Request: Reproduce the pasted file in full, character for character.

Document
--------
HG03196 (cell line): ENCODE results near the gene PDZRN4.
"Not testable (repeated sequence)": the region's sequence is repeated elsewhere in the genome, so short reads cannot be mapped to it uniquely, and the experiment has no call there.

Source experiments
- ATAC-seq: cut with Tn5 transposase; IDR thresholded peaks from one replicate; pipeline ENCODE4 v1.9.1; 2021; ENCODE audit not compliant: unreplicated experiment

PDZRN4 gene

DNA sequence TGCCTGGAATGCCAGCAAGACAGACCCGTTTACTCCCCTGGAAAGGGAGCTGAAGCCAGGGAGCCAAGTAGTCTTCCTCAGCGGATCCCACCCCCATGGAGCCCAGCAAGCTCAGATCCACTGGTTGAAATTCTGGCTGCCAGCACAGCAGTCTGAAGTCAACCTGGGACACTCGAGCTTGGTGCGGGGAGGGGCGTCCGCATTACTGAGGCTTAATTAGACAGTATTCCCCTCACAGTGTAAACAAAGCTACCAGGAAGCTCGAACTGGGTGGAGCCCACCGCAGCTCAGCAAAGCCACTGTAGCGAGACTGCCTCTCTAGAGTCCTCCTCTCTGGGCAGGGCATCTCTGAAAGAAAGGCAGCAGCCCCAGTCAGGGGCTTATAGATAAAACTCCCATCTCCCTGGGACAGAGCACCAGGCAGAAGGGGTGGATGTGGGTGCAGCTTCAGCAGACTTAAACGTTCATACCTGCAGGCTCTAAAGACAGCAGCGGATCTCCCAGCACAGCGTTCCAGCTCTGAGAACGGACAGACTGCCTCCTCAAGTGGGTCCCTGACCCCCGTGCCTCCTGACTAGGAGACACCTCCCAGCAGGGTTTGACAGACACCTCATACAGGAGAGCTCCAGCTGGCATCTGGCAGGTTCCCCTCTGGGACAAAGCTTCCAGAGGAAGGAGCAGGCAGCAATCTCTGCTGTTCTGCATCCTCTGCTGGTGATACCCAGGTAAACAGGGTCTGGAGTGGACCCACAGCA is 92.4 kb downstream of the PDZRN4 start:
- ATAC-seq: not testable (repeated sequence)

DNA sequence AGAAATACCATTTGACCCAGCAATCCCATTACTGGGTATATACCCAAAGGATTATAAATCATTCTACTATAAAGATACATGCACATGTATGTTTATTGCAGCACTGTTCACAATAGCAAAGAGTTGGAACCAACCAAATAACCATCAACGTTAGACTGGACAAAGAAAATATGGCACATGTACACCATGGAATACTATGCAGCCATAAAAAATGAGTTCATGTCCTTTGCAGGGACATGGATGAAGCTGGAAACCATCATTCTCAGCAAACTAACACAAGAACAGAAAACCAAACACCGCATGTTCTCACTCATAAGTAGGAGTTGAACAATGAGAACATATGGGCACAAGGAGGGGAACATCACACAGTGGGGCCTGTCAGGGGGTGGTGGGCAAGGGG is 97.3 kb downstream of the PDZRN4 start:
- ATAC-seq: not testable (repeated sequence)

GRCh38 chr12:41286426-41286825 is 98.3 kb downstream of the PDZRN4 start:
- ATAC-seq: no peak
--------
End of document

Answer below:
HG03196 (cell line): ENCODE results near the gene PDZRN4.
"Not testable (repeated sequence)": the region's sequence is repeated elsewhere in the genome, so short reads cannot be mapped to it uniquely, and the experiment has no call there.

Source experiments
- ATAC-seq: cut with Tn5 transposase; IDR thresholded peaks from one replicate; pipeline ENCODE4 v1.9.1; 2021; ENCODE audit not compliant: unreplicated experiment

PDZRN4 gene

DNA sequence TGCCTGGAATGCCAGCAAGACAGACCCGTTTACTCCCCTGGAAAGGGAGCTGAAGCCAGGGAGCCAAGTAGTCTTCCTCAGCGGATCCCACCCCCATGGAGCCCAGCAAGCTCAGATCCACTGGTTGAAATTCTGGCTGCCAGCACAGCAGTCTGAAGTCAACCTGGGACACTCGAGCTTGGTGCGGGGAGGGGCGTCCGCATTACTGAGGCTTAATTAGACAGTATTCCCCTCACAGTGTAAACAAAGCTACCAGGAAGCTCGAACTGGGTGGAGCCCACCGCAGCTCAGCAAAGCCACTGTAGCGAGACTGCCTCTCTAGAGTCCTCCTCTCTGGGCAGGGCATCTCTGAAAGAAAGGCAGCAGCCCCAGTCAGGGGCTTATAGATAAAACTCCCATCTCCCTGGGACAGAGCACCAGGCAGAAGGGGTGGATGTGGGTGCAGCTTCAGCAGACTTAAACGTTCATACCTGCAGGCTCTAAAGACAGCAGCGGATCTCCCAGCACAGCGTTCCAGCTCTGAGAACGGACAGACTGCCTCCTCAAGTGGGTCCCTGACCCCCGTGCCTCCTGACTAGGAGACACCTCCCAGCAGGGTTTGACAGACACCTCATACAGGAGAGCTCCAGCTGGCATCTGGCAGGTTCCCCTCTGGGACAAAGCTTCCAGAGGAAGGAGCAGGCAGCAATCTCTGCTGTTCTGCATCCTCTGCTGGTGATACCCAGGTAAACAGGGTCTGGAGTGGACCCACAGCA is 92.4 kb downstream of the PDZRN4 start:
- ATAC-seq: not testable (repeated sequence)

DNA sequence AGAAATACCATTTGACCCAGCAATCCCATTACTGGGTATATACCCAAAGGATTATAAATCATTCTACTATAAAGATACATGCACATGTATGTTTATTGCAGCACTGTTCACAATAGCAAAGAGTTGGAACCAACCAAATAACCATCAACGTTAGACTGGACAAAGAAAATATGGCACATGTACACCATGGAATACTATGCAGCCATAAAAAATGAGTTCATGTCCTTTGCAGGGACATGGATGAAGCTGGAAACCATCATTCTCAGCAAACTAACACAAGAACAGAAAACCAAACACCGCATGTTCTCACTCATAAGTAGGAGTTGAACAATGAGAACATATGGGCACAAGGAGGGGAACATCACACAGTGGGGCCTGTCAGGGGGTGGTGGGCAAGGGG is 97.3 kb downstream of the PDZRN4 start:
- ATAC-seq: not testable (repeated sequence)

GRCh38 chr12:41286426-41286825 is 98.3 kb downstream of the PDZRN4 start:
- ATAC-seq: no peak